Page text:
Thursday, October 10, 2013
The canal is a small waterway 66 miles long, but it's no place for an expensive boat. Most of the fishing I do is in small waters, and while I would like to fish larger waters with better fishing more, I stay within my means as I have to--and get out there. I don't limit myself to the big trips I take a number of times each year. If I can have a half hour's fishing and get my head cleared out, the positive gain is more than time easily invested. That's what recreation does--refreshes you for more serious matters.
And a lot can be said--a lot more than I will note right now--for small waters, even small waters that typically provide poor fishing, like the canal has for me during the past 20 plus years, better longer ago. Why do I keep returning to the canal? I could have fished Round Valley instead. I could have tried plastics on top of remaining duckweed at Colonial Park for bass--last I did that, I missed seven explosive hits. It's a funny thing, but while I unambiguously love lakes, rivers, the Atlantic, bays, I won't give up on little places like those I first began fishing. The first place I ever fished was the canal, when I was eight. It no longer has the mystery for me it had at that age, but I know the mystery is there and when I go, I don't want to leave detached and bored. I want to tease out a response that makes me happy, to tell me not everything in this world is good only because it is big and costs a lot.
Tuesday, October 8, 2013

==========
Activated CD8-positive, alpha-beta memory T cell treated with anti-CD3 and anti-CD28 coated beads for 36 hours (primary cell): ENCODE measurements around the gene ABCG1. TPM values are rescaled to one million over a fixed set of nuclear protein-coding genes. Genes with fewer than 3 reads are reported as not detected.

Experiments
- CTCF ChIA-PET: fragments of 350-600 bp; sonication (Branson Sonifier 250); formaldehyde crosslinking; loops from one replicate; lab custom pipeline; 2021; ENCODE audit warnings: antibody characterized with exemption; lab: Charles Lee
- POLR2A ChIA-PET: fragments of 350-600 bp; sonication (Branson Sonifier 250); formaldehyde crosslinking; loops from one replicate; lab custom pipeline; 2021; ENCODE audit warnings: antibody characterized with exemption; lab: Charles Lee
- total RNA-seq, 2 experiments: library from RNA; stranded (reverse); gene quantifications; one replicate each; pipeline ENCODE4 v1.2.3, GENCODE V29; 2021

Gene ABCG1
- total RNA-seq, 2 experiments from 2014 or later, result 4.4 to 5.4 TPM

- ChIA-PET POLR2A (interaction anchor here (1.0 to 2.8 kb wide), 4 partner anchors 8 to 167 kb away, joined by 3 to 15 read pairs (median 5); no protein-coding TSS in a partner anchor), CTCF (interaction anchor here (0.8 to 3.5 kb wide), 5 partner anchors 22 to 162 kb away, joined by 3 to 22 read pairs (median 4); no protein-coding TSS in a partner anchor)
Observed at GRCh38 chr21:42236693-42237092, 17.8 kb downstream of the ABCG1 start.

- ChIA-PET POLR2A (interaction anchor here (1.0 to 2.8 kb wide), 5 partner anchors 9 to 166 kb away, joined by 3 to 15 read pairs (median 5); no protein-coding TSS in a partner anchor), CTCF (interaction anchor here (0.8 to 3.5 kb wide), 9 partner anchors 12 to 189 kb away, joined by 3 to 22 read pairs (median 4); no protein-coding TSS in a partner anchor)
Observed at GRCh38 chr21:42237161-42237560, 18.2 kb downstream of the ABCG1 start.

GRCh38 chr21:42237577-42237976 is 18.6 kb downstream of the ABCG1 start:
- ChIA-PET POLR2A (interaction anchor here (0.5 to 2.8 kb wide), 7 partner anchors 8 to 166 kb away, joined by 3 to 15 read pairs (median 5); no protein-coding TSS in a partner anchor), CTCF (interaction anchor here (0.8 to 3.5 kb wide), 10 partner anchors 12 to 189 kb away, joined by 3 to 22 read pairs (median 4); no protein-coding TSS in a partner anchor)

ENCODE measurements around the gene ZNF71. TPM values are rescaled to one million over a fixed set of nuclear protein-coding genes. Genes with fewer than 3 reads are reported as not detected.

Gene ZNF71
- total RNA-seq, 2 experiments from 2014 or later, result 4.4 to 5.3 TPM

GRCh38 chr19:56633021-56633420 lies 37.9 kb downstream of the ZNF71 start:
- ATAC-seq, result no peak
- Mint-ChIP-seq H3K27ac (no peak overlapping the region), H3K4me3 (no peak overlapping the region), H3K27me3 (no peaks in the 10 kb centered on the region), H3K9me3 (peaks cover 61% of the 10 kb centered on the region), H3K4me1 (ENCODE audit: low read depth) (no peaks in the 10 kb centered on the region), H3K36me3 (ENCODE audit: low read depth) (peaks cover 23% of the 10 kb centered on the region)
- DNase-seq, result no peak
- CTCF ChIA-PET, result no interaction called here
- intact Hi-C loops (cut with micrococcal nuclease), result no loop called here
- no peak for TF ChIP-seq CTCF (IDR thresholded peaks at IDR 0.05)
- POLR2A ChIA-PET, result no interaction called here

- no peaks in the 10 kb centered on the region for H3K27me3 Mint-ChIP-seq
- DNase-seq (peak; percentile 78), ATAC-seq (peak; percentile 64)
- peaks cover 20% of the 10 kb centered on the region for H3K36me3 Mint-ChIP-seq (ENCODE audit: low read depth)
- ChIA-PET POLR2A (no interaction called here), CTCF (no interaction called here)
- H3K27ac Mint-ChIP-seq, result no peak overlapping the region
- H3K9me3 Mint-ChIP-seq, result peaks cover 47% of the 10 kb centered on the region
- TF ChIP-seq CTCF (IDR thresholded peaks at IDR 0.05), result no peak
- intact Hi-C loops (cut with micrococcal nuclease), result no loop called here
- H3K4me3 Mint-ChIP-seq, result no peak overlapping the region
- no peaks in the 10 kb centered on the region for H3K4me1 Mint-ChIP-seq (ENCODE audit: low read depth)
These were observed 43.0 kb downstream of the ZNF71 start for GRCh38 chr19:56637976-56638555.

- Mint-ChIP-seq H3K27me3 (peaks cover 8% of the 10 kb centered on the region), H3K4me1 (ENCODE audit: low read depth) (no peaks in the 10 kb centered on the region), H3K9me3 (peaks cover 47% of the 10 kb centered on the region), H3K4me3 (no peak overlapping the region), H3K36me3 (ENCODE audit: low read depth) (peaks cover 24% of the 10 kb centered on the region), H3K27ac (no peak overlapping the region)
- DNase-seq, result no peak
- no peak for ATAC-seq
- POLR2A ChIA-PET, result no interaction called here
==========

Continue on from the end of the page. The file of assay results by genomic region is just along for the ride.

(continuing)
Since the weather's cooled off, I tried for trout at Round Valley, two lines out and just lying back, reading a novel by David Mitchell, Black Swan Green. I had a fly rod in the car, but didn't care to work a streamer, although this is the time of year that streamers can be effective here. Two fly fishermen waded in the shallows, stripping streamers.
It's the matter of whether or not rainbows swing in close enough. They usually do for short periods, when they do, then move on along the shoreline. Of course, the advantage of having a mealworm or two floated off bottom by a small marshmallow is that it's there waiting for any trout that might come on the scene.
I usually float mine about four feet above a 3/4-ounce steel egg sinker cast well out there, but I noticed guys using split shot and not casting very far more than a week ago, when I stopped on separate days to see what was happening. They caught rainbows. Sometimes the trout will be right up against the edge in very shallow water this time of year.